You can make your own cinnamon sugar: mix ¼ cup granulated sugar and 1 tablespoon cinnamon powder in a screw top jar. Leave for a few days to infuse, shaking now and then.
But you can buy it in large supermarkets.

A true taste of South Africa. So scrummy. I served it for dessert last Friday, when I cooked for my family and everyone loved it!

NOTE: please make sure your cinnamon is well in date. The flavour deteriorate quickly.
NOTE: I used English cup measures - it seemed OK!

Thursday, 20 August 2015


I found the idea for this recipe many years ago in a magazine and the taste is fruity, moist and sweet and quite different for a teatime treat. Mango is one of my most favourite fruits and is perfect in this cake. The crystallised dried diced Mango is fairly expensive - it will cost about £2, but it is worth it for this delicious treat. I bought the fruit in Grape Tree, but it is readily available in health food shops and suchlike. They come in little diced chunks but to get the lovely moist mango taste all the way through, you need to chop it until the bits are very very small. See pic on my Blog. This is an easy peasy all in one method so is a doddle.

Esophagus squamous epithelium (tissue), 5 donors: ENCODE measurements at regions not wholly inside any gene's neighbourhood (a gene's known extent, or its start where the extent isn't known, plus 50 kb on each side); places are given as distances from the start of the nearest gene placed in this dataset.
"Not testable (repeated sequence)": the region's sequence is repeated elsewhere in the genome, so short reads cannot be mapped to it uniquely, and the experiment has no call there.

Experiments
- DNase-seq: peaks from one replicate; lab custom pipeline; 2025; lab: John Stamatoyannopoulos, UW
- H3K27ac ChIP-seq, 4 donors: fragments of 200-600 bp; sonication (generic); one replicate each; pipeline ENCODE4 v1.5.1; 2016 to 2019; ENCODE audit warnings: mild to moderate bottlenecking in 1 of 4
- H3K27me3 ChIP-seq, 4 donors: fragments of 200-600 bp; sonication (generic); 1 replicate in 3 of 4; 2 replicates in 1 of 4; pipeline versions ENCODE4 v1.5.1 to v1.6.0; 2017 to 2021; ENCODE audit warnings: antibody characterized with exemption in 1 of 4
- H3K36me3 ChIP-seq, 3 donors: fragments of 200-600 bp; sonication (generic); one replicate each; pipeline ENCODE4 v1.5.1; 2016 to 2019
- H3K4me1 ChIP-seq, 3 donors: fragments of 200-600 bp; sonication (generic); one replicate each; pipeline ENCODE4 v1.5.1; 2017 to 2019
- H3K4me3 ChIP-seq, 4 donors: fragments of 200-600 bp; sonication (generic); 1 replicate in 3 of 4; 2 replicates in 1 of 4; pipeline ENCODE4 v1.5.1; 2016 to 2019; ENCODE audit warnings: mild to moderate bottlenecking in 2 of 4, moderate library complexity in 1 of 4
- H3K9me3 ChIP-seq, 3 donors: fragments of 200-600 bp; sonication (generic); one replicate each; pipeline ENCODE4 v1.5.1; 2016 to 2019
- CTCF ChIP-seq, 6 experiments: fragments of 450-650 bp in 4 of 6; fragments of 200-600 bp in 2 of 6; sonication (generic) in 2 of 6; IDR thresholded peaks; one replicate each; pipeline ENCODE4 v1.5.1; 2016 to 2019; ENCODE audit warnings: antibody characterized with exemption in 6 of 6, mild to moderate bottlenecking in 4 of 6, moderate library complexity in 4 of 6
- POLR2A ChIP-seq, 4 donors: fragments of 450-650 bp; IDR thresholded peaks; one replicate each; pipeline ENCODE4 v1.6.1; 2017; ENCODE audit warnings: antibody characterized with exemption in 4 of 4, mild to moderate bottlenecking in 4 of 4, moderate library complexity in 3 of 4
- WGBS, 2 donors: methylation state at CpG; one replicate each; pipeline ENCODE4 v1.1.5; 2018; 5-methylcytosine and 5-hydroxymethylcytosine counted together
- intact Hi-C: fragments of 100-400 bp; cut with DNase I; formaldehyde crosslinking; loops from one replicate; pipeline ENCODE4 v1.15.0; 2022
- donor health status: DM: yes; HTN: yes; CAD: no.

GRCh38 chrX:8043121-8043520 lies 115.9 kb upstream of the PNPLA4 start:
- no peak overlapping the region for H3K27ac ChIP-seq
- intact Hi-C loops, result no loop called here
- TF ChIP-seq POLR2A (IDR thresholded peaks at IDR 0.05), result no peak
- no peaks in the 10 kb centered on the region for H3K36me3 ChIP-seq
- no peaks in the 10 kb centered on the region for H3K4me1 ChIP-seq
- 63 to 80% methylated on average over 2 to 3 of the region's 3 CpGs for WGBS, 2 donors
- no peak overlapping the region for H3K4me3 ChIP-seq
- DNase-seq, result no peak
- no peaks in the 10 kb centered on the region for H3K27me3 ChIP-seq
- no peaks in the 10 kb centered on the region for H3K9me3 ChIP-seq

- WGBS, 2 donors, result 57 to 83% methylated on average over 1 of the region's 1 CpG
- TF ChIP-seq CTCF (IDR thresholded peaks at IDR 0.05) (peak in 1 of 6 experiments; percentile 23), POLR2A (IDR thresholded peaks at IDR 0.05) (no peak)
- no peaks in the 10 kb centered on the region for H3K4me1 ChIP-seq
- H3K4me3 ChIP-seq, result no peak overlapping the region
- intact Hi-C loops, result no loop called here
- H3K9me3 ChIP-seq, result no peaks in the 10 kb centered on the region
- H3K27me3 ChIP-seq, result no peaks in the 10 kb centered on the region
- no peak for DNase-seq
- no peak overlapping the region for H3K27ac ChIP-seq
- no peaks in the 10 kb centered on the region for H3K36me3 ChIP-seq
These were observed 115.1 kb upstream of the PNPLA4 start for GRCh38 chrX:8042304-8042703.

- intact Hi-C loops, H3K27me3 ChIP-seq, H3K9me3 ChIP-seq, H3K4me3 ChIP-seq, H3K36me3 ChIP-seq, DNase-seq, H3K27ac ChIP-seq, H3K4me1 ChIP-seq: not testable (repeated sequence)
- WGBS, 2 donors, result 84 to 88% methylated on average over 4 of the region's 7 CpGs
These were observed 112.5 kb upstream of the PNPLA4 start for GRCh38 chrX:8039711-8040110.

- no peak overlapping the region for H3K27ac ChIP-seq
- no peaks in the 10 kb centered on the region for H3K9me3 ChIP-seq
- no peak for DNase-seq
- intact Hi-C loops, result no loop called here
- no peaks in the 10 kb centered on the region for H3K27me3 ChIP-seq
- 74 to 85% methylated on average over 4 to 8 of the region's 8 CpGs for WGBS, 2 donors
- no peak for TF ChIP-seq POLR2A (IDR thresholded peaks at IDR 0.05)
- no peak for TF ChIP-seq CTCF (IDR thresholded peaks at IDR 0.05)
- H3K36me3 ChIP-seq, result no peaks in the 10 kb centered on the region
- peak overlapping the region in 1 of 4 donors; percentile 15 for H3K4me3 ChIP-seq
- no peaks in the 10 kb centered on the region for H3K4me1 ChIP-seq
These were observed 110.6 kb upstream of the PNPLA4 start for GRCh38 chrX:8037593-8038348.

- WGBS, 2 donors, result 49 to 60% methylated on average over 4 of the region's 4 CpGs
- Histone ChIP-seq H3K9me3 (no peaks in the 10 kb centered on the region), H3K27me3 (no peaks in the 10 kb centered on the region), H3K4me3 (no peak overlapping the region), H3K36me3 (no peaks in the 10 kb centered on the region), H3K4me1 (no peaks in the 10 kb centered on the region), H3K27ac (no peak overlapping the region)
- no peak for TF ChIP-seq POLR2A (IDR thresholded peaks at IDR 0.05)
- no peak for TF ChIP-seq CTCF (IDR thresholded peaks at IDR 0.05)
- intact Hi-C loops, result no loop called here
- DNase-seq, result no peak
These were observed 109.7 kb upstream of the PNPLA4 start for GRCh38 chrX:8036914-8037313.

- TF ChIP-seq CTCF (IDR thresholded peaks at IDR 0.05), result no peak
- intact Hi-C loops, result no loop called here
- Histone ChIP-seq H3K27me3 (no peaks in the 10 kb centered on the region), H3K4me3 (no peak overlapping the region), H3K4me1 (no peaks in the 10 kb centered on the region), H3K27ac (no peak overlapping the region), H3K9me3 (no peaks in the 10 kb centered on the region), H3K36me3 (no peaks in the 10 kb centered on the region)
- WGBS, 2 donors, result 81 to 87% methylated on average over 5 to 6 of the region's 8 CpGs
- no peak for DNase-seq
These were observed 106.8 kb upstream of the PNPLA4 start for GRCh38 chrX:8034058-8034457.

You will need an 8” spring form, loose bottomed cake tin, lightly oiled and the base lined with parchment. Preheat your fan oven to 180C

Place all the ingredients in a medium mixing bowl - except the mango

6 oz softened butter
6 oz caster sugar
½ teaspoon vanilla bean paste
grated zest of an orange
3 large eggs
1 oz desiccated coconut
1 oz ground almond
8 oz self raising flour
1 tablespoon milk.

Crystallised dried diced mango - about 6 oz [150g], chopped into very very small bits.

Mix well for a couple of minutes, it is much easier with an electric hand whisk, but a wooden spoon is good! Then fold in the fruit. Tip this mixture into your prepared tin and bake for about 40 mins, until just firm to the touch. Cool for a few mins in the tin then turn onto a rack. The cake is enough on its own but you can decorate it.

Make an icing: I used just plain icing sugar with a little extra zest then drizzled it over the top, with a tad more coconut. But you could make a butter icing as an alternative to top it.

Just scrummy.